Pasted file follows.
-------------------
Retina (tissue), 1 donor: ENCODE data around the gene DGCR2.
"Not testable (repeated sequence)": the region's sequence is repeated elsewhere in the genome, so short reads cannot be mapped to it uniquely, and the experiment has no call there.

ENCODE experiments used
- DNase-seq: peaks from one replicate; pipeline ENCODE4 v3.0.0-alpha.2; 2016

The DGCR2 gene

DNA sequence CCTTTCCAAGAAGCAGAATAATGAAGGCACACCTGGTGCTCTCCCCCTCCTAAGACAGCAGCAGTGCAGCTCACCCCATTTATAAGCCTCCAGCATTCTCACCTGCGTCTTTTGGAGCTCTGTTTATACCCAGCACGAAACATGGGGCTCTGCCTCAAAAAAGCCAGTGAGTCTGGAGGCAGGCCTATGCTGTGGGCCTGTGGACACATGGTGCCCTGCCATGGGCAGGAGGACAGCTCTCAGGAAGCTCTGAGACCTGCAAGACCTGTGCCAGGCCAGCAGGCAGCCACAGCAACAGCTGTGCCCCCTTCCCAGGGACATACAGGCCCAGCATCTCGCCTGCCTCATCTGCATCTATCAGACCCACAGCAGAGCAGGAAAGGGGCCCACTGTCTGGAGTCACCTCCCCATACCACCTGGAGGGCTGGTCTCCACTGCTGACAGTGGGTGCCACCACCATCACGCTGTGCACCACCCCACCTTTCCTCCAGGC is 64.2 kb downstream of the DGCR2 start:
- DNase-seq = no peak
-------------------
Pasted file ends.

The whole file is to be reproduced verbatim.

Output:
Retina (tissue), 1 donor: ENCODE data around the gene DGCR2.
"Not testable (repeated sequence)": the region's sequence is repeated elsewhere in the genome, so short reads cannot be mapped to it uniquely, and the experiment has no call there.

ENCODE experiments used
- DNase-seq: peaks from one replicate; pipeline ENCODE4 v3.0.0-alpha.2; 2016

The DGCR2 gene

DNA sequence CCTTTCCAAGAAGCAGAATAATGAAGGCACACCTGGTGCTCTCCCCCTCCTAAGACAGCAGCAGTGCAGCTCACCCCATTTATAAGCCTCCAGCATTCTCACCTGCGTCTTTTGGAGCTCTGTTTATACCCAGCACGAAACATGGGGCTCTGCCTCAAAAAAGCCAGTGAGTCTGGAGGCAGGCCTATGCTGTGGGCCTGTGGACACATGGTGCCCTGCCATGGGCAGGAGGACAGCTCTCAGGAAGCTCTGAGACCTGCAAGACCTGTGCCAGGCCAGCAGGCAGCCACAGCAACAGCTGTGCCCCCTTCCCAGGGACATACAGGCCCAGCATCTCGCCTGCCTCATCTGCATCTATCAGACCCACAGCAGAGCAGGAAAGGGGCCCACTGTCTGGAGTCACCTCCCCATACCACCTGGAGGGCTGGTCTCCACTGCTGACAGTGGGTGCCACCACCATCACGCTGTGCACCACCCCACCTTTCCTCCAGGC is 64.2 kb downstream of the DGCR2 start:
- DNase-seq = no peak